The Adventures Of Huckleberry Finn - online book

Complete illustrated version of Mark Twain's classic book.

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32                       THE ADVENTURES OF HUCKLEBERRY FINN.
that. We busted it up, and chased the children up the hollow; but we never got anything but some doughnuts and jam, though Ben Eogers got a rag doll, and Jo Harper got a hymn-book and a tract; and then the teacher charged in and made us drop everything and cut. I didn't see no di'monds, and I told Tom Sawyer so. He said there was loads of them there, anyway; and he said there was A-rabs there, too, and elephants and things. I said, why couldn't we see them, then ? He said if I warirt so ignorant, but had read a book called " Don Quixote," I would know without asking. He said it was all done by enchantment. He said there was hundreds of soldiers there, and elephants and treasure, and so on, but we had enemies which he called magicians, and they had turned the whole thing into an infant Sunday school, just out of spite. I said, all right, then the thing for us to do was to go for the magicians. Tom SawTyer said I was a numskull.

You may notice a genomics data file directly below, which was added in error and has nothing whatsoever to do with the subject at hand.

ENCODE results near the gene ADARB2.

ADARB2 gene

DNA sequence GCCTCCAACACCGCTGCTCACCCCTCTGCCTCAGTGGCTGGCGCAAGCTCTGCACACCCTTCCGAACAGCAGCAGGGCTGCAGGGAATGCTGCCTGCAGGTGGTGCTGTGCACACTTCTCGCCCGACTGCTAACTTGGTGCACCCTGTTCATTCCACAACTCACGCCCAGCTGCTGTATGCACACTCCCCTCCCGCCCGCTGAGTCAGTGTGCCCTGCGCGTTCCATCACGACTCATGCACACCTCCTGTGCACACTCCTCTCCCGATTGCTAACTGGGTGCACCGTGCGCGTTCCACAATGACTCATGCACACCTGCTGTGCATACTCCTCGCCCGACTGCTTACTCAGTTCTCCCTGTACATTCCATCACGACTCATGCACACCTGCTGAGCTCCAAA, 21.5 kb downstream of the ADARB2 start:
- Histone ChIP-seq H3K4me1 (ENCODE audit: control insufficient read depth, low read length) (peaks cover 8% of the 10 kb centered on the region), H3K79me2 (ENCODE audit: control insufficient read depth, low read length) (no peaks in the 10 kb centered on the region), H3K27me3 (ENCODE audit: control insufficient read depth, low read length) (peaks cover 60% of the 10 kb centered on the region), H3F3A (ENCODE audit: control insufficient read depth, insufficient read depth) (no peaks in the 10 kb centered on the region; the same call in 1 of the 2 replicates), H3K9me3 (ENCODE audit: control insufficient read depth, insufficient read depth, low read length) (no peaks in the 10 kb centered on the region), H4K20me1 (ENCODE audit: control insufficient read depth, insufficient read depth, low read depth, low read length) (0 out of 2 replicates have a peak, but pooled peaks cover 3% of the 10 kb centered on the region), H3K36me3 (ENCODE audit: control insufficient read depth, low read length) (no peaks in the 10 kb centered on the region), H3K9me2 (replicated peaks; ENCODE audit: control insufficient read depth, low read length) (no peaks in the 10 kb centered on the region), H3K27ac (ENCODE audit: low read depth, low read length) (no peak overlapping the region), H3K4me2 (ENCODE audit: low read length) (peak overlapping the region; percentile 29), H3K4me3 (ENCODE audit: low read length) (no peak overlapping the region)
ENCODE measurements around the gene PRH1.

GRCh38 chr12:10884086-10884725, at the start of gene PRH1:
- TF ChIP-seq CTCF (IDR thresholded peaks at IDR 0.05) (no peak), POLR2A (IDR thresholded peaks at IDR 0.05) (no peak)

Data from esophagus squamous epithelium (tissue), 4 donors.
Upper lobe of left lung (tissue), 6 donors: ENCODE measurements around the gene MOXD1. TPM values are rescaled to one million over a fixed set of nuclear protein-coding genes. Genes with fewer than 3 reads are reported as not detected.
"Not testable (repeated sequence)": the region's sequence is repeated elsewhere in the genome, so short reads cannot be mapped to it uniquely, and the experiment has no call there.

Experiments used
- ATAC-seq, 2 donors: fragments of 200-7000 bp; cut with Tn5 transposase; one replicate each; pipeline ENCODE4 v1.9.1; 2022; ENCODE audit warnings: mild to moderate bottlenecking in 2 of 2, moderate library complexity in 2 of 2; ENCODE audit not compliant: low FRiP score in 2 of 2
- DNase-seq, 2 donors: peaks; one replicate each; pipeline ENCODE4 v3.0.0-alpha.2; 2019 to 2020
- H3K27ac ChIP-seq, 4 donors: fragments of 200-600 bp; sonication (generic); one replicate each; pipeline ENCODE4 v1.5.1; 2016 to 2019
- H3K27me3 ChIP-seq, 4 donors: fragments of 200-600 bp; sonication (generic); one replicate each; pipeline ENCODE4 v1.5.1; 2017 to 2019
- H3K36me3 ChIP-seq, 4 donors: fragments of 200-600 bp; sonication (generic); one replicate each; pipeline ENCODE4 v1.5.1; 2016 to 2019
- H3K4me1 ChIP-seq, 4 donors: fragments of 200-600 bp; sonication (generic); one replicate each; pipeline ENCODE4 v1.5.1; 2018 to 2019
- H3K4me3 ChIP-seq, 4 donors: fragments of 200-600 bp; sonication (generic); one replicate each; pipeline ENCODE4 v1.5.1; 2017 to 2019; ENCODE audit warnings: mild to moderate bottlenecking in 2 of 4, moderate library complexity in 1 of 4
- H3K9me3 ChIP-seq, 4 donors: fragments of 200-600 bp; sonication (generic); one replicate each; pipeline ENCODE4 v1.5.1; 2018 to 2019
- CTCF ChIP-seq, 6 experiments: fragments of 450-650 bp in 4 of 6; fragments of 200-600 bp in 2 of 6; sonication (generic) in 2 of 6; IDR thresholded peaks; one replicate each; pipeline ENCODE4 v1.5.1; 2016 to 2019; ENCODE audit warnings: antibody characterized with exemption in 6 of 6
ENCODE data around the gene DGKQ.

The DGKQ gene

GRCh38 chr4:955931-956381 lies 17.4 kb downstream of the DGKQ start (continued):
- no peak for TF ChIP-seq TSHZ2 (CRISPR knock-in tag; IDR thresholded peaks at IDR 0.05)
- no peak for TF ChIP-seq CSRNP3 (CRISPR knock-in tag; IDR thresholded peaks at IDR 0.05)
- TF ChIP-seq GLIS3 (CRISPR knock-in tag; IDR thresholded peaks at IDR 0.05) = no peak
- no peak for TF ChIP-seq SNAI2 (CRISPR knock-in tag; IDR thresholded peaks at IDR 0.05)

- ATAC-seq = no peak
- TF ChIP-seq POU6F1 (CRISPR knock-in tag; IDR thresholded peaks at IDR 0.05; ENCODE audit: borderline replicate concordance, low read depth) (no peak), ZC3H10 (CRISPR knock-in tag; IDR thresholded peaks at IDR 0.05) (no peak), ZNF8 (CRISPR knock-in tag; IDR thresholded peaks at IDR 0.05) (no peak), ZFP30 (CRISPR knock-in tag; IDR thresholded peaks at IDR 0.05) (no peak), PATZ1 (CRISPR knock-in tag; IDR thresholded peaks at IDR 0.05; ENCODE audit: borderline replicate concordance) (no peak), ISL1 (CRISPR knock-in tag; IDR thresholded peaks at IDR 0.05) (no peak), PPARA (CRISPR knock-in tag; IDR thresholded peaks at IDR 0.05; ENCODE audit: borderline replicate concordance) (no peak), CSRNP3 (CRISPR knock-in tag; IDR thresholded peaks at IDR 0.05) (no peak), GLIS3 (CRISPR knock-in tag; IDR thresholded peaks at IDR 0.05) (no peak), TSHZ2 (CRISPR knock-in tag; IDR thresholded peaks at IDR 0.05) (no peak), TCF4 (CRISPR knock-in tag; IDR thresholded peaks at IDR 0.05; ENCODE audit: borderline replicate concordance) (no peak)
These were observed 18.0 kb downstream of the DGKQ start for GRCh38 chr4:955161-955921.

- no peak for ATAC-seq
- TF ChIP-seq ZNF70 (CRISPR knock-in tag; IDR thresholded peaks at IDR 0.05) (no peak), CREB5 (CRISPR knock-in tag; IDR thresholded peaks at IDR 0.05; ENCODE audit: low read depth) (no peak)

"Why," says he, "a magician could call up a lot of genies, and they would hash you up like nothing before you could say Jack Robinson. They are as tall as a tree and as big around as a church."
"Well," I says, "s'pose we got some genies to help us—can't we lick the other crowd then ?"
"How you going to get them?"
" I don't know. How do they get them ?"
"Why they rub an old tin lamp or an iron ring, and then the genies come tearing in, with the thunder and lightning a-ripping around and the smoke a-rolling, and everything they're told to do they up and do it. They don't think nothing of pulling a shot tower up by the roots, and belting a Sunday-school superintendent over the head with it—or any other man."
"Who makes them tear around so?"
"Why, whoever rubs the lamp or the ring. They belong to whoever rubs the lamp or the ring, and they've got to do whatever he says. If he tells them to build a palace forty miles long, out of di'monds, and fill it full of chewing gum, or whatever you want, and fetch an emperor's daughter from China for you to marry, they've got to do it—and they've got to do it before sun-up next morning, too. And more—they've got to